Sure it can be. If you put in June 5, 2007 (today being May 29, 2007) because you know that no significant changes are going to be made between then and now - your project's process says "only essential bug fixes are allowed at this point". Similarly, if you put in 2010, then you are saying that you are going to make non-significant changes (no API changes, no additional features, etc) between now and 2010.<em>It can't even be slightly correct to put a future date in as an assertion that nothing can change between now and then. Otherwise we can put a 2010 in there. Is there a rule that says we can't put 2010 in there and be done for a few years? :-) When defining rules, keep in mind that we are programmers and rules with bugs, like code with bugs, can lead to crashes.</em>
As part of releasing software under the Eclipse IP Policy, as defined by the Board, as we've been told to implement, yes, you have to review and update your about.html files. I'm sure that we (collectively) find a better way to do this in the future. But that's a discussion for another day (perhaps a day next week?). I doubt that any of the Europa projects want to try to change the process at this late a date.<em>I think this is an onerous burden. Not only do we need to increment the version for the first change, but we need to increment the about.html date for every change, or at least for the last change before a roll-up.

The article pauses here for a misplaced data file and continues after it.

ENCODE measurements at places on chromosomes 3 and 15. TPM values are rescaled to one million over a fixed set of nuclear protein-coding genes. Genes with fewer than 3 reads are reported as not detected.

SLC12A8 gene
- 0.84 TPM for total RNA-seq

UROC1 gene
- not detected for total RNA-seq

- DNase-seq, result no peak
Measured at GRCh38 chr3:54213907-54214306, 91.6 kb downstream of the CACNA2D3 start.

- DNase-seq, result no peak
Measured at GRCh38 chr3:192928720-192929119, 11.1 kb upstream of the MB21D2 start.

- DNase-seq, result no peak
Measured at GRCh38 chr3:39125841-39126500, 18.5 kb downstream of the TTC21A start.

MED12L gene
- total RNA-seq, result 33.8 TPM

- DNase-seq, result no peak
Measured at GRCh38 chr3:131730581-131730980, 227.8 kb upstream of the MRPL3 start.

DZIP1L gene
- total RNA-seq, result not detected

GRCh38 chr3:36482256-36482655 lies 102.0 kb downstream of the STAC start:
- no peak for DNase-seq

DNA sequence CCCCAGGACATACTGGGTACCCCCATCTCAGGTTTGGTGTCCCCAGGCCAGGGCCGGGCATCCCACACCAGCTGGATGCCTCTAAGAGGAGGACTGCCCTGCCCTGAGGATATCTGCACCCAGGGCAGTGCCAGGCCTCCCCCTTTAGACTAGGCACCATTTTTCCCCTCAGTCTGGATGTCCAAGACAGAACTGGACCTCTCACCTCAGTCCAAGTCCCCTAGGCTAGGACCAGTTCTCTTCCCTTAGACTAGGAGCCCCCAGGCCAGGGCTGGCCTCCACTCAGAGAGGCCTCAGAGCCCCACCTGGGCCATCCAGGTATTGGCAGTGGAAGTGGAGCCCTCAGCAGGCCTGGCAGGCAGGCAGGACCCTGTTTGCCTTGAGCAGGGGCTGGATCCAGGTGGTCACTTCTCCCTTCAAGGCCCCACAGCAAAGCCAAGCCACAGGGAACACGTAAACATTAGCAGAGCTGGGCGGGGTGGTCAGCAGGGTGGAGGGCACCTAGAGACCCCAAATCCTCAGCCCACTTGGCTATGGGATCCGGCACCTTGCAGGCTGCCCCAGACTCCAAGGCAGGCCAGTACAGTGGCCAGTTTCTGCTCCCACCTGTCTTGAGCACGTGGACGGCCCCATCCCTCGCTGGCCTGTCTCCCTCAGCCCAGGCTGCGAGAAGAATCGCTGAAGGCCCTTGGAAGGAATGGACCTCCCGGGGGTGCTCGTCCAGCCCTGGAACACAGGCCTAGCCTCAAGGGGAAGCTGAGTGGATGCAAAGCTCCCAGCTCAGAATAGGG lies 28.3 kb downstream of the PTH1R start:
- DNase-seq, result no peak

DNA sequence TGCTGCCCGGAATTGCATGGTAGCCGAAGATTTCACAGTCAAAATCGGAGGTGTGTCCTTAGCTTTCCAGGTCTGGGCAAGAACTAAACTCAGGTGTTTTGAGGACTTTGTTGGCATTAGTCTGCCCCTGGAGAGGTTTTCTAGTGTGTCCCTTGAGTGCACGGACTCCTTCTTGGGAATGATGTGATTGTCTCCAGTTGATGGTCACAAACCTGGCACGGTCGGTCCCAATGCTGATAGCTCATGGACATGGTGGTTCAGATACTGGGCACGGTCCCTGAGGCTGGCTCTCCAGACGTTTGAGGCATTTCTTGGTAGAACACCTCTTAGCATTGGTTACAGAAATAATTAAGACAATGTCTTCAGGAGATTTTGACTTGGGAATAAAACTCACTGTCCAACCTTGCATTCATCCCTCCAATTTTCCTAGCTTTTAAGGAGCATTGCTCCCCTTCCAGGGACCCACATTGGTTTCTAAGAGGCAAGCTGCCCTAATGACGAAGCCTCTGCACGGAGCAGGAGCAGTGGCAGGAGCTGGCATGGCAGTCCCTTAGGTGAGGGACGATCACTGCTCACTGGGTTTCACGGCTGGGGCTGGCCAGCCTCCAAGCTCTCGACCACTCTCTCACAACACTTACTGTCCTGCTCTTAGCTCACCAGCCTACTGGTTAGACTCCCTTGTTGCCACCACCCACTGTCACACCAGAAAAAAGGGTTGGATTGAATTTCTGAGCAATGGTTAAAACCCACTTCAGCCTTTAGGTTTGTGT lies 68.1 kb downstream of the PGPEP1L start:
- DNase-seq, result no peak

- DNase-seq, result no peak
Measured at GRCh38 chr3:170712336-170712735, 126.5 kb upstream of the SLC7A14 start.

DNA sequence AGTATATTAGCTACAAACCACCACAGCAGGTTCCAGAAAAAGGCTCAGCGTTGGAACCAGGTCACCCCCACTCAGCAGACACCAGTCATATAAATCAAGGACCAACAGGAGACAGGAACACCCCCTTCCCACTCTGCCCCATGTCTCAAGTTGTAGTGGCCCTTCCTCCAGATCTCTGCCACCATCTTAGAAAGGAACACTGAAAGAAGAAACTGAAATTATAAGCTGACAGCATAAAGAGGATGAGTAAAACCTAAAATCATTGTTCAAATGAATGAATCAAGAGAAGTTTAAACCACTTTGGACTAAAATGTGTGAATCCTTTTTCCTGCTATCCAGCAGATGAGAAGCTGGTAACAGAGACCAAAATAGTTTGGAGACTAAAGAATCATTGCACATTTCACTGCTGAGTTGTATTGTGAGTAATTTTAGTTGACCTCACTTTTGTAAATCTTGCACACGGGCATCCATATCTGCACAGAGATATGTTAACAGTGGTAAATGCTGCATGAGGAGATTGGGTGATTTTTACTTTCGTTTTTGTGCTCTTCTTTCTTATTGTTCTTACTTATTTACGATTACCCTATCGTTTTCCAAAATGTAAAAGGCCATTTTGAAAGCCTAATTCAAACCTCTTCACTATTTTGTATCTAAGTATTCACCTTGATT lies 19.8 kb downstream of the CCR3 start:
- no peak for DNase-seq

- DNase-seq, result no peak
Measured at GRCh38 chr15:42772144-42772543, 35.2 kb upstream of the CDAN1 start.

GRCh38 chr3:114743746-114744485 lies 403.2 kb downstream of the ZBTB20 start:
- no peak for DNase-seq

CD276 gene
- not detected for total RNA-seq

Well, you did because you agreed to follow the Committer Guidelines and the IP Policy when you became a committer, but I will concede that the exact details of what that implied were not explicitly spelled out. In fact, I don't think any of us (Janet and Mike and the Board included) quite understood the entire consequences of the IP Policy.We've certainly never made a commitment to carry this burden, so I really do want to see a document that clearly spells out that we did indeed somehow commit to this without actual prior knowledge due to our inability to find the document that describes this process.</em>